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Thanks to this website, I was able to create a pan flute from some straws and it really worked (I could play all the music I know on C major scale). However, the dimensions of the straws only correspond to the C major scale and I need flat & sharp notes + notes that are lower & higher.

The following dimensions are the ones I currently found:

19.5 cm : C

17 cm : D

15.5 cm : E

14.5 cm : F

13 cm : G

11.5 cm : A

10 cm : B

9.5 cm : C

But I can't find the relation between these dimensions (I know for some I have to divide by 2 due to semi tones and tones). I think it's some kind of an exponential function since the distance of a half-step lessens as a note is sharper.

So can you help me find the relation between these notes so that I can retrieve the other ones ?

Thanks in advance

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  • Look up the wavelength (or frequency ) ratios of the well-tempered scale, or of whatever temperament you wish, and cut your straws to those lengths. Apr 26 at 17:39
12

These measurements aren't totally accurate, as they've rounded to the nearest half inch to make it look nice. It also looks like you've built a "transposing" pan flute- your "C" is actually an A, and it should play in A major, not C major.

Anyway, to find the theoretical correct length for each straw, you want to divide the wavelength of the note by 4. You can find a table with the wavelength for each note here. The best practice if you want to be really precise would be to cut the straws a bit longer than needed and then listen to it- cut a little more off the straw until it sounds right.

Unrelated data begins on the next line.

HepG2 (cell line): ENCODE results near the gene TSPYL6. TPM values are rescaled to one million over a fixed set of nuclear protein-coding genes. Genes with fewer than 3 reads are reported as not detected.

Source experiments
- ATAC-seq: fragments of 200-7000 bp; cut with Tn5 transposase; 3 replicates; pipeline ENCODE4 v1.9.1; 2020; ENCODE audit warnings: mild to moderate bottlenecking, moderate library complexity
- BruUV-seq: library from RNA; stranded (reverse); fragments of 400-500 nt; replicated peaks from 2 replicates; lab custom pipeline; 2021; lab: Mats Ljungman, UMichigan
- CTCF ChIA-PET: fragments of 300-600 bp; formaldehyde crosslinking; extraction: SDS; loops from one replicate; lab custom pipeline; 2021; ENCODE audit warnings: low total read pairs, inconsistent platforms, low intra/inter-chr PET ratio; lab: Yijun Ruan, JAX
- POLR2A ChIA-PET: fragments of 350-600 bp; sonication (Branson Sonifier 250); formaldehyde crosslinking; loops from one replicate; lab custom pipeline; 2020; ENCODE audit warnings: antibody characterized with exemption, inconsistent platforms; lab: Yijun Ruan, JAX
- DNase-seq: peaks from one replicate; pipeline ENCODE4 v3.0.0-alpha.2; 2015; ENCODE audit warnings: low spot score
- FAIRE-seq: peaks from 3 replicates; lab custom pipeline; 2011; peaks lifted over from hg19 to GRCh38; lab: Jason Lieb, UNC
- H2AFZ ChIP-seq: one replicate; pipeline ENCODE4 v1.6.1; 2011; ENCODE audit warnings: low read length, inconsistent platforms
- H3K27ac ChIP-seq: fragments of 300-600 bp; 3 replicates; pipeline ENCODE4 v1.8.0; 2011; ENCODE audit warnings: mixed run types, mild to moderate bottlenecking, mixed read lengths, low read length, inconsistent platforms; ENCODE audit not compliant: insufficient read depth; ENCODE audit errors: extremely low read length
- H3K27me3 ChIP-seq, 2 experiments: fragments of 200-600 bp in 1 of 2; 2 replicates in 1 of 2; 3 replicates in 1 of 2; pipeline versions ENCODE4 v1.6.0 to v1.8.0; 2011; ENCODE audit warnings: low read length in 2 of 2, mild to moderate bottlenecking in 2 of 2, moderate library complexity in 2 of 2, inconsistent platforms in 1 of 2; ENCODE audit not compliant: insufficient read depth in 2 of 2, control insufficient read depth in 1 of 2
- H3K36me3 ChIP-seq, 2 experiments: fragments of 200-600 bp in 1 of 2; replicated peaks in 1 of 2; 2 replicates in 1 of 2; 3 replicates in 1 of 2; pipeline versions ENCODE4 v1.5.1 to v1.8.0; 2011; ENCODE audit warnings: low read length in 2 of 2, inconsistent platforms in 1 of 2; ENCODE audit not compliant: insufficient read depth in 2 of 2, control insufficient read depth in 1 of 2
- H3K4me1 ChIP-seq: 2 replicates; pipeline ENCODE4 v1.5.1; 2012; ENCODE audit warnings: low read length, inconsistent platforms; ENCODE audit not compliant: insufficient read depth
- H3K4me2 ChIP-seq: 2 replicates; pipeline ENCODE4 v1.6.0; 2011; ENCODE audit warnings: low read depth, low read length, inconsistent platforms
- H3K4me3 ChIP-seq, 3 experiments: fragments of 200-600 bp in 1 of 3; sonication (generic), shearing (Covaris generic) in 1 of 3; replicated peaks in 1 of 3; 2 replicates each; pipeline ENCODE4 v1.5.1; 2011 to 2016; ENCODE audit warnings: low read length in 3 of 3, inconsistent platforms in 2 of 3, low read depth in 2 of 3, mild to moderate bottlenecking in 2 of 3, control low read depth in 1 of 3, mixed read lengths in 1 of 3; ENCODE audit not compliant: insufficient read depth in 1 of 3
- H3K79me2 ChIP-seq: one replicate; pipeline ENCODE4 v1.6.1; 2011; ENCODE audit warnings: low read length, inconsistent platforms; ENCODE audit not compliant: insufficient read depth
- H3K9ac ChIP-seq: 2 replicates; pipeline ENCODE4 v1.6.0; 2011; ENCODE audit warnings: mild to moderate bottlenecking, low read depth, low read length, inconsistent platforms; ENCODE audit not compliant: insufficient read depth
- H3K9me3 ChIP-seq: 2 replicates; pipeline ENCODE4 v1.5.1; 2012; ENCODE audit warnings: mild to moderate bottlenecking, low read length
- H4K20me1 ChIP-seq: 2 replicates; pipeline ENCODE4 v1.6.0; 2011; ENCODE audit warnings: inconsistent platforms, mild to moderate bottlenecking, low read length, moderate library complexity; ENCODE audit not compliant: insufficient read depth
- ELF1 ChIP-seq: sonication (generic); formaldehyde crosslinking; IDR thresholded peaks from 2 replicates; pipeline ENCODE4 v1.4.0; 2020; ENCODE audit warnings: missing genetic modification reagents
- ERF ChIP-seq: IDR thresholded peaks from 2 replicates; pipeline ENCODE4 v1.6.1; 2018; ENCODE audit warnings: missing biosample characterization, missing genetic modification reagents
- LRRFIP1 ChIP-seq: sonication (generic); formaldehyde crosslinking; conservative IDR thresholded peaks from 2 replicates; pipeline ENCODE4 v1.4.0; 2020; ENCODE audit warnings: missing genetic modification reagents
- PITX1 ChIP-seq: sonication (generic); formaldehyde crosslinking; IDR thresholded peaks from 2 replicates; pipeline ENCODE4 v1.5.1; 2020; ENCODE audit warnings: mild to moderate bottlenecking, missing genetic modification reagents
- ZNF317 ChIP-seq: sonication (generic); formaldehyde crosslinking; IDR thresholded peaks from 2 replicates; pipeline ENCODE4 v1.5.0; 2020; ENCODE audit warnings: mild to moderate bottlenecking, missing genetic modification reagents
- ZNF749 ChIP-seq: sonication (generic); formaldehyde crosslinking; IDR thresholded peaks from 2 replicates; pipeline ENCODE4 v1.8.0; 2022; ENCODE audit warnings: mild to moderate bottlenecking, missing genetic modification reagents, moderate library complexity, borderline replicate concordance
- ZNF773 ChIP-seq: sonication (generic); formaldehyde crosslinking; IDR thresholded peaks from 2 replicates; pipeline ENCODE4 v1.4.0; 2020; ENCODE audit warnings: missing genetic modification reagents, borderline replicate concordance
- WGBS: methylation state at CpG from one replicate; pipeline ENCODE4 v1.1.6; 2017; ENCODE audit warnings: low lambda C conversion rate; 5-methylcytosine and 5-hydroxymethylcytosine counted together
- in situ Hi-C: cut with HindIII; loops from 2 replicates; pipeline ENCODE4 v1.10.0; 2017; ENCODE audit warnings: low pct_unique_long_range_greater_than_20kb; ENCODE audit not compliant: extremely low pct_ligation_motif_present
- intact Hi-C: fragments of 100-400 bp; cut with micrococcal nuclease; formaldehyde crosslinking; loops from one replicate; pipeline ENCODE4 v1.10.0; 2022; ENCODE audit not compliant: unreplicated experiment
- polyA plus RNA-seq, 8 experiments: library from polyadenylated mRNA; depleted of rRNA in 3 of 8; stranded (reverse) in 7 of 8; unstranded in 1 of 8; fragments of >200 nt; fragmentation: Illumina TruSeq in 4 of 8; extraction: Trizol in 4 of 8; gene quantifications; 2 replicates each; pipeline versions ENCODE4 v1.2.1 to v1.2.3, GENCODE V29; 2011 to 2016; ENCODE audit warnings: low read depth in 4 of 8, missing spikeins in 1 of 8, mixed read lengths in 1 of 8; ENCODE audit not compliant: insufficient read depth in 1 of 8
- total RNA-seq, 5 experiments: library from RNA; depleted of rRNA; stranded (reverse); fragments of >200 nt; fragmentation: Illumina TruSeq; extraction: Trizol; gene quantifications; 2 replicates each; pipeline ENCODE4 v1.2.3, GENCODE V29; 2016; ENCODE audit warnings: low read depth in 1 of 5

In absence of a chart, each note is longer than its higher neighbor by a factor of ¹²√2, or about 1.0595.

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  • Oh no, since the values are rounded, do you think it may affect the pitch ? Apr 24 at 0:51
  • 3
    Yes, rounding the lengths will affect the pitch.
    – Edward
    Apr 24 at 0:52
  • 1
    @AminGuermazi yes, obviously: depending on the rounding, the pitch might be more or less accurate, but since we're talking about a relatively small instrument, even a couple of millimeters are important. Apr 24 at 0:52
  • Also shouldn't the pitch be also related to the straw diameter ? Apr 24 at 0:59
  • 4
    The diameter only affects the pitch in the sense that there is some error between the calculated length vs actual length needed, because the airflow does weird things that I don't totally understand at the ends of the tubes. Different diameter tubes have different amounts of error because of this. The pitch doesn't really depend on diameter otherwise. I believe narrower tubes have less error here.
    – Edward
    Apr 24 at 1:06
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Theory says that for the notes in between (sharps and flats), the length should be about halfway between each two. That should give you 12tet. However, the lengths quoted may well not be meant for that, and will produce a good sound just in one key. Like Just Intonation. So finding the average of two lengths and dividing by two could easily make the new note a little sharp/flat.

Using the formula from Edward's answer will give a good ballpark figure and tuning, but it's certainly worth at least cutting the sharp/flat notes a little too long, and go by ear - or use a tuner.

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  • 3
    We hear pitch logarithmically — by ratio, not by difference.  So the ‘halfway point’ should be the geometric mean (√ab), not the arithmetic mean ((a + b) / 2).
    – gidds
    Apr 24 at 9:40
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    @gidds the difference between the geometric mean and the arithmetic mean of 19.5 cm and 17 cm is half a millimeter, which is certainly at the threshold of the precision with which I can cut a drinking straw. On top of that, equal temperament may not be the best tuning system for a plastic pan pipe. It's quite accurate (if slightly imprecise) to say that the sharps should be "about" halfway between.
    – phoog
    Apr 24 at 14:58

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